By Judy Ellich for Somerset Daily American

Officials report that numbers are up in a key Somerset County industry — tourism.

Somerset County Commissioner James T. Yoder considers it an economic booster, so the news is welcome to him.

"Tourism is very important to the county, like a segue to other places in the world," Yoder said. "I'm proud of Somerset County; proud of the stuff that we haven't created — the beautiful mountains and streams and the beautiful views and things, and I'm also very proud of what has been made here for tourism."

According to the most recent economic studies by the Pennsylvania Tourism Office, travelers spent more than $399 million in Somerset County in 2015.

Visitors are attracted by the diverse history, culture and recreation experience here, Laurel Highlands Visitors Bureau Executive Director Ann Nemanic said.

"There is a special spirit in those involved in travel and tourism and a lot of entrepreneurship," she said. "The beauty of the travel industry is that an entrepreneur can start small and build up," she said.

The Great Allegheny Passage turns 40

Numerous businesses are in trail towns along the Great Allegheny Passage, a 150-mile hike and bike trail that runs through southern Somerset County. It goes from Cumberland, Maryland, to Pittsburgh. The passage turns 40 this year.

"These trail towns are incredibly booming because of the trail," Yoder said. "People say they are not big paying jobs. But for the hotel owner, the bed and breakfast owner, the restaurant owner — it is big business. "

The Meyersdale Area Historical Society operates a visitors center in the renovated Western Maryland Railway Station, a popular stop for trail users and history buffs. The society staffs the center with grant money from the Somerset County Tourism Grant Program and keeps tab of everyone who enters its doors. In 2017, there were 6,621 visitors from 23 countries and all 50 states. In 2013, there were 5,672 and in 2011 there were 3,295.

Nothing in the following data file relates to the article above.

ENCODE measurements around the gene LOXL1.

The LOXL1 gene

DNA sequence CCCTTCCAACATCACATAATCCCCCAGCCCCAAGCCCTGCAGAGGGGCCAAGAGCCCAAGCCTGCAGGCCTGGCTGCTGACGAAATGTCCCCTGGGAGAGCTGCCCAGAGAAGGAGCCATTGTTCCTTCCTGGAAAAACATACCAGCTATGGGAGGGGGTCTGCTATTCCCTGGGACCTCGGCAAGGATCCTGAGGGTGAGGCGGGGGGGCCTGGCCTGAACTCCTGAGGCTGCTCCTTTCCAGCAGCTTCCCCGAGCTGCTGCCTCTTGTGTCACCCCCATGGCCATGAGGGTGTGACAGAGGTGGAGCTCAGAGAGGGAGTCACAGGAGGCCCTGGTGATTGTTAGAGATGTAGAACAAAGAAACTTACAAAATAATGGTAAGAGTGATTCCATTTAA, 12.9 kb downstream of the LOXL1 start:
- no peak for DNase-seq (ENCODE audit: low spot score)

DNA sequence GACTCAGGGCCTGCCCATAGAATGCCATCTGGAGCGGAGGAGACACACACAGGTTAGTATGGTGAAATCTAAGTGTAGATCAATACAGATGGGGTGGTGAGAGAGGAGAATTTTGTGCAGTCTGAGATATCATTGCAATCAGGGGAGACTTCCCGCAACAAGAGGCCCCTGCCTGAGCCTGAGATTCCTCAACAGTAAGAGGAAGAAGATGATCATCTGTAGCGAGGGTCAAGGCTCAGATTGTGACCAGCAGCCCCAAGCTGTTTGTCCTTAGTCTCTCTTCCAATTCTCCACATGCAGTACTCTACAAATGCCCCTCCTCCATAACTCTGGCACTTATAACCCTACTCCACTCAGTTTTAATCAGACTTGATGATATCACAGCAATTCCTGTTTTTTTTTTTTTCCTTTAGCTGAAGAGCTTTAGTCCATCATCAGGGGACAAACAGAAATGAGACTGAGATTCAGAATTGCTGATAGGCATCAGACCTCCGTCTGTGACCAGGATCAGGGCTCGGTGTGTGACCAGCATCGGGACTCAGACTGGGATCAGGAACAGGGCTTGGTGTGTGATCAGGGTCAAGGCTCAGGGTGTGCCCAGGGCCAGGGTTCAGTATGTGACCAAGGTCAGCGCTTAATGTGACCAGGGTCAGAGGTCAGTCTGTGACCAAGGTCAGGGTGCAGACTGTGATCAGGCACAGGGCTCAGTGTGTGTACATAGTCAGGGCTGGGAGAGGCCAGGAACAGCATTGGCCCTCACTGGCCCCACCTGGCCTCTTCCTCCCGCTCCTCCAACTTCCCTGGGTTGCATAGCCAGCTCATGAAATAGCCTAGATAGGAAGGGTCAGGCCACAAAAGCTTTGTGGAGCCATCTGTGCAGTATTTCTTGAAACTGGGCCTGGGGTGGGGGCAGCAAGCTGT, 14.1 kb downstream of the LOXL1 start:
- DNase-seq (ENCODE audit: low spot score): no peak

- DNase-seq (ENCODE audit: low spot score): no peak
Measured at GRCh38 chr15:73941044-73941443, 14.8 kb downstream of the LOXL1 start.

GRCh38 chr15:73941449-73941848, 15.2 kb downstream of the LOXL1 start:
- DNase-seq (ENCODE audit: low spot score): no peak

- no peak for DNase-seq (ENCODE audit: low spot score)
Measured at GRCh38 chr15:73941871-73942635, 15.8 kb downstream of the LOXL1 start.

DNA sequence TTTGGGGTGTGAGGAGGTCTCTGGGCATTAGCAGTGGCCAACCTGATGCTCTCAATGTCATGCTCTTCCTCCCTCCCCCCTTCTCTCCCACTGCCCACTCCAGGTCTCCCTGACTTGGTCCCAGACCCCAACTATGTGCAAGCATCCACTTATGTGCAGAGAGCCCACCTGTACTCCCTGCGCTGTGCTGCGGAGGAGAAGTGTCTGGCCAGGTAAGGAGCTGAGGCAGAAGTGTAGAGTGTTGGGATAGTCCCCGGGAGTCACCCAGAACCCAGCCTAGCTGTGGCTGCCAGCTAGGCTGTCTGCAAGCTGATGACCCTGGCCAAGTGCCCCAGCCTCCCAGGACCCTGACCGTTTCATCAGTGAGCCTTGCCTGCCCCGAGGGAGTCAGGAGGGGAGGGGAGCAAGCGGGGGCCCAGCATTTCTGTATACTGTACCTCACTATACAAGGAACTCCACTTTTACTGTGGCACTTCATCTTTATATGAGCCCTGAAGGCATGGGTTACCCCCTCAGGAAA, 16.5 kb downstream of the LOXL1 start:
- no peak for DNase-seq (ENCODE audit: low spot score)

These statistics and others show that the passage is a healthy tourism product, Nemanic said.

"The folks you meet on the trail are probably the most respectful crowd you can bring in any area," Commissioner Gerald Walker, said.

A national memorial

The final phase of the Flight 93 National Memorial near Shanksville will be completed this year. Called the Tower of Voices, the structure will contain 40 pitched chimes, a symbolic representation of the "eternal voices" of the 40 passengers and crew members of Flight 93 who died during the 9/11 terrorist attacks. Flight 93 crashed in a field after being hijacked by terrorists. The field is now the memorial.

The memorial attracted 335,000 visitors in 2015, and 385,000 last year, according to the Laurel Highlands Visitors Bureau. This year a growth of visitors is expected to continue, Nemanic said.

More hotels are a good sign

"We have made a tremendous start with 2018, Nemanic said.

The four-floor, 80-room Fairfield Inn, a part of the Marriott hotel group, will be finished and opened this spring, she said. The new hotel is located near the Pennsylvania Turnpike's Somerset Interchange in Somerset Township.

Further north, Windber is doing a feasibility study to see about adding another hotel there.

"We just have so many excellent things here. It is just a cool place," Yoder said. "There are people all over the world that don't have what we have."

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